No biological or genetic mechanisms have been identified that account for addictive behavior.

Addiction is not Genetically Inherited, Research Proves

Even for alcoholism, the evidence for genetic inheritance is minor. At one point we seemed to hear regular announcements that scientists have discovered a gene that causes alcoholism or addiction. But this idea is no longer proposed the way it was. Sure, people still feel that addiction may be inherited. But no one speaks about a gene for addiction - there's a recognition that addiction is just too complicated to be contained within a simple inherited process. Even if a number of genes (which is now how such thinking runs today) are found to influence addiction, would the same genes cause alcoholism and drug addiction? What about smoking? Would the same genes also cause compulsive gambling and overeating? If so, this would mean that everyone with any of these addictions has this genetic inheritance. Indeed, given the large number of addictive problems we've uncovered, it would seem that half of the population has some form of these addiction genes.

Addiction and GeneticsHow could an addiction like smoking be genetic? Why are some types of people more likely to smoke than others (about half of waitresses and car salesmen smoke, compared with about a tenth of lawyers and doctors)? And does believing that an addiction like smoking is genetic help the person quit (are all those smokers who quit not "genetically" addicted)? Returning to alcohol, are people really predestined biologically to become alcoholics and thus to become AA members? Think about the rock group Aerosmith: all five members of this group joined AA at once, just as they once all drank and took drugs together. How unlikely a coincidence it is that five unrelated people with the alcoholic/addictive inheritance should run into one another and form a band!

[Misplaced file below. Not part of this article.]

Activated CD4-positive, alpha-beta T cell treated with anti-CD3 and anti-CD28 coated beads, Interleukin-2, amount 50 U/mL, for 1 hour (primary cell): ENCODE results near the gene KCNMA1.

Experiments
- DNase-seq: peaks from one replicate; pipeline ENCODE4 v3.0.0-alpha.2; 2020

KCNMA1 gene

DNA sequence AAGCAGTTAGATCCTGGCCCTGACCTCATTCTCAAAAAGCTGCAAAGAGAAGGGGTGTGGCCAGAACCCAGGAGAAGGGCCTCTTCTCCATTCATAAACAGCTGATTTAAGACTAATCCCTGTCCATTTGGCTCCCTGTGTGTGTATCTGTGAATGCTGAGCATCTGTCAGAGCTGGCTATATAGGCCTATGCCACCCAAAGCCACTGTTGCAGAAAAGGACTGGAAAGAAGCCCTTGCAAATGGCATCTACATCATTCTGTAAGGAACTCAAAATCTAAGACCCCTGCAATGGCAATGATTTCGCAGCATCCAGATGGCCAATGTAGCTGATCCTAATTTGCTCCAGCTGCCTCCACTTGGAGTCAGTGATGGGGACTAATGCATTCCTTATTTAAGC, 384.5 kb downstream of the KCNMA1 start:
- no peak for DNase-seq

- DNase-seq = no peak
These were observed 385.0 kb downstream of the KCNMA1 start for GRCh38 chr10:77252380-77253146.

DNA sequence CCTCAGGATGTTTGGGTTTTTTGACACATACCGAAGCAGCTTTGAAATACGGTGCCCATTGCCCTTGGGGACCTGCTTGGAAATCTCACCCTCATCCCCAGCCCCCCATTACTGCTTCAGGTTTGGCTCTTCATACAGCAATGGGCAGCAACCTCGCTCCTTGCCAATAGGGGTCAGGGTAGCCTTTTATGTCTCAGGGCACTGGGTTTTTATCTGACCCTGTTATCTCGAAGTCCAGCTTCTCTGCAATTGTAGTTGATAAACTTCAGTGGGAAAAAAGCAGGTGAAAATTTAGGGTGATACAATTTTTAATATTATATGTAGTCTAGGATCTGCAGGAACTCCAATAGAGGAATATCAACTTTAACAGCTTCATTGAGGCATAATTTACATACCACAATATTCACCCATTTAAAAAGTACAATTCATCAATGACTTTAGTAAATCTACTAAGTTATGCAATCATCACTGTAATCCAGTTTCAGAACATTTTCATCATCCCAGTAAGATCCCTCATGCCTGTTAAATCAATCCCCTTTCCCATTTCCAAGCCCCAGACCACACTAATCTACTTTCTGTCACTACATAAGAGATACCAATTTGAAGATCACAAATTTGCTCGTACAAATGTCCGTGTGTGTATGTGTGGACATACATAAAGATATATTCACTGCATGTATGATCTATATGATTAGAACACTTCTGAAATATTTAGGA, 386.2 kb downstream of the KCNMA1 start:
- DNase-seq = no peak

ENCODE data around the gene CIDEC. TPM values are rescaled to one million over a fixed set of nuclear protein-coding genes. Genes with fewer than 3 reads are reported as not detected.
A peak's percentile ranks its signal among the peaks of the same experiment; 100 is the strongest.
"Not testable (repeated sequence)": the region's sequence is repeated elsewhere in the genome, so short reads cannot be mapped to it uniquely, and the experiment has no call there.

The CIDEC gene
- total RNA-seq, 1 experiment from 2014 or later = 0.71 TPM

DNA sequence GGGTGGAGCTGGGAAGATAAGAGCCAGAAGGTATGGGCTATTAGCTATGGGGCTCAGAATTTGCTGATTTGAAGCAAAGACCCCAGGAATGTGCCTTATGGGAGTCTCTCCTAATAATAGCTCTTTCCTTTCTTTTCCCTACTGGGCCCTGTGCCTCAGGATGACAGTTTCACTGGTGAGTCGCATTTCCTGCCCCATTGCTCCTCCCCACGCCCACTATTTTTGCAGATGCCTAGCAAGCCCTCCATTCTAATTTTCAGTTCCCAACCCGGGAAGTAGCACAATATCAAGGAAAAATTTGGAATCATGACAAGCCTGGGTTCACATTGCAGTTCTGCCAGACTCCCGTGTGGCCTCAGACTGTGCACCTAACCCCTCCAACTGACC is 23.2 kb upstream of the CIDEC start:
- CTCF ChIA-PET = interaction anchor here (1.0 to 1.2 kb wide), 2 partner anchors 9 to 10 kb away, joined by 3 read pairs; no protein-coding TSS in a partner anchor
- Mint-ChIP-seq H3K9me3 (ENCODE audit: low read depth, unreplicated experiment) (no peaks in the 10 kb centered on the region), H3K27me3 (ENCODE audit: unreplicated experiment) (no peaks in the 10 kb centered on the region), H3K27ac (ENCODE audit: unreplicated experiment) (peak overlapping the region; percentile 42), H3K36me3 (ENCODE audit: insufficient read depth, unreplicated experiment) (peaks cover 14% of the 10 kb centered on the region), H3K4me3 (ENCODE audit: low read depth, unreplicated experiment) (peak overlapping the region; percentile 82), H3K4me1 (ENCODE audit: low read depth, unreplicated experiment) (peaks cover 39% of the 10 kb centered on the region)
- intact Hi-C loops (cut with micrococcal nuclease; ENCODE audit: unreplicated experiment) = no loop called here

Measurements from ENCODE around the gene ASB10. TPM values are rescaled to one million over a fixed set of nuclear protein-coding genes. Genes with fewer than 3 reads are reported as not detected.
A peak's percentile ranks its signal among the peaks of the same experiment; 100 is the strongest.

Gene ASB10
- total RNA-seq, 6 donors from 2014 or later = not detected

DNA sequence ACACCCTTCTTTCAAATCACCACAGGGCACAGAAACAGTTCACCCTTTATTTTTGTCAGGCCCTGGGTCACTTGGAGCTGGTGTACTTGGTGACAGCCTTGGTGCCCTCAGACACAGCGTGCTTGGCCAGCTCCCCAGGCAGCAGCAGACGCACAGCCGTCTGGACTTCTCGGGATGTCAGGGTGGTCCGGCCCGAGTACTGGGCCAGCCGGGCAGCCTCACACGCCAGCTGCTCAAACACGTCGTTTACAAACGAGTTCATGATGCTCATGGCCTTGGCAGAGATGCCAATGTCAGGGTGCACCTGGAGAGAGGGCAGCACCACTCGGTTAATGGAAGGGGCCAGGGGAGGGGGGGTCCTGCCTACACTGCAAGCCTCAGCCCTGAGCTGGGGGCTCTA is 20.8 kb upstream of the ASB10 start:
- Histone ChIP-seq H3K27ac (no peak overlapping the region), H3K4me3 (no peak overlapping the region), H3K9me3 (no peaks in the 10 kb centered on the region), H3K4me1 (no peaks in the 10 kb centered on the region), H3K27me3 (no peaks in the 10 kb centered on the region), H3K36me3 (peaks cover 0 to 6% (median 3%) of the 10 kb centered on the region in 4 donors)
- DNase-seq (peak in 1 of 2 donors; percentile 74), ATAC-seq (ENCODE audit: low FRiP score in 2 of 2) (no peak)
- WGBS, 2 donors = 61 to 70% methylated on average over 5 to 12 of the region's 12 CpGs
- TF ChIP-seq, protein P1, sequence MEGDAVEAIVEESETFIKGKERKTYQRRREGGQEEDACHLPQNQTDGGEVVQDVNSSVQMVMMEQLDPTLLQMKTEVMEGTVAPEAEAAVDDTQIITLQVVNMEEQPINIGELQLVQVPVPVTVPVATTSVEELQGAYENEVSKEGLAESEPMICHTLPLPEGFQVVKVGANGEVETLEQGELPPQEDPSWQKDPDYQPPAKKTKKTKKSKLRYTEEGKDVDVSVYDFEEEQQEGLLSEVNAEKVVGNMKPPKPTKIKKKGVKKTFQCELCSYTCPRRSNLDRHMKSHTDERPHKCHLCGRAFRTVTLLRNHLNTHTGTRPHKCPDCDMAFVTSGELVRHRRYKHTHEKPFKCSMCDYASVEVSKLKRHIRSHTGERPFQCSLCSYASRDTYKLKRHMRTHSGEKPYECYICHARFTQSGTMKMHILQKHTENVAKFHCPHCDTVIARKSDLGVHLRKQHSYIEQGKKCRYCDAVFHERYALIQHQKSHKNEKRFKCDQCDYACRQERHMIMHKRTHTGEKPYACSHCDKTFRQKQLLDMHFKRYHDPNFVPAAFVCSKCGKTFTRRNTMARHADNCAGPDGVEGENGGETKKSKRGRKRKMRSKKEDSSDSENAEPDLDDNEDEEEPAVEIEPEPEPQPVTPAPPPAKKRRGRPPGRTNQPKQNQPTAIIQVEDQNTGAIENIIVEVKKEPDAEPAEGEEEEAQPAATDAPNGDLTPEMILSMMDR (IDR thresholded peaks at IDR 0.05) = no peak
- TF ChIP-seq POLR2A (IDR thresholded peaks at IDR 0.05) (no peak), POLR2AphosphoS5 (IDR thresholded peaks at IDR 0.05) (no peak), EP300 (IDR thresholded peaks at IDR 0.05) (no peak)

Addiction Genetics in Treatment and Rehab

The idea that genes make you become alcoholic cannot possibly help us understand how people develop drinking problems over years, why they choose on so many occasions to go out drinking, how they become members of heavy-drinking groups, and how drinkers are so influenced by the circumstances of their lives. Genes may make a person unusually sensitive to the physiological effects of alcohol; a person can find drinking extremely relaxing or enjoyable; but this says nothing about how the person drinks over the course of a lifetime. After all, some people say, "I never have more than one or two drinks at a time, because alcohol goes straight to my head." And how much more true is this for people taking drugs like crack, which only some groups go in for. And why do more younger people become obese all the time, if obesity is inherited?